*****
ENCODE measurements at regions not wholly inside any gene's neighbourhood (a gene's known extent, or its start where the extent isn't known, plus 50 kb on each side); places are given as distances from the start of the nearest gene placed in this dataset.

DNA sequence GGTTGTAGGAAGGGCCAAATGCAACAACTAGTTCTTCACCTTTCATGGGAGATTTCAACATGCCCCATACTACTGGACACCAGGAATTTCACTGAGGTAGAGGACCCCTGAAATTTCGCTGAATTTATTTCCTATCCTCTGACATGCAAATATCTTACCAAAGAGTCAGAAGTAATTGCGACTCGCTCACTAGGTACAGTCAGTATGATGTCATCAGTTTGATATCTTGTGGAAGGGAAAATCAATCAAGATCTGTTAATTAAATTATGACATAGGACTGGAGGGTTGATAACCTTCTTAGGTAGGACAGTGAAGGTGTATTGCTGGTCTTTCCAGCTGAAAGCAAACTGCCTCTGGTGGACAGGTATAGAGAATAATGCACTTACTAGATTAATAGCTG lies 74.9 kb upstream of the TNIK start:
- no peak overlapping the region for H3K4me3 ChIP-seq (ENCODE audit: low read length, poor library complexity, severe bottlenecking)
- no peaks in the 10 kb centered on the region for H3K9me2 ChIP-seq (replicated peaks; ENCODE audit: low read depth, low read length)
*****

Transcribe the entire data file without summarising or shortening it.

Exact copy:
ENCODE measurements at regions not wholly inside any gene's neighbourhood (a gene's known extent, or its start where the extent isn't known, plus 50 kb on each side); places are given as distances from the start of the nearest gene placed in this dataset.

DNA sequence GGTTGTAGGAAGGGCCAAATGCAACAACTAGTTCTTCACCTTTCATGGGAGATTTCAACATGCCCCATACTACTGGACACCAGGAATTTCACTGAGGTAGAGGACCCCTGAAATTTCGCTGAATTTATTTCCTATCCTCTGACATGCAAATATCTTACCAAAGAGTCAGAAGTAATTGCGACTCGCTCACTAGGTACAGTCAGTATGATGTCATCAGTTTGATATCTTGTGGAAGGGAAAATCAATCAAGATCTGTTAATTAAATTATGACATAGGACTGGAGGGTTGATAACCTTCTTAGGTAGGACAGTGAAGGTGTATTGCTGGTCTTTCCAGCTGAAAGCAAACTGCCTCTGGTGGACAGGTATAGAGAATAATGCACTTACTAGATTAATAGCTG lies 74.9 kb upstream of the TNIK start:
- no peak overlapping the region for H3K4me3 ChIP-seq (ENCODE audit: low read length, poor library complexity, severe bottlenecking)
- no peaks in the 10 kb centered on the region for H3K9me2 ChIP-seq (replicated peaks; ENCODE audit: low read depth, low read length)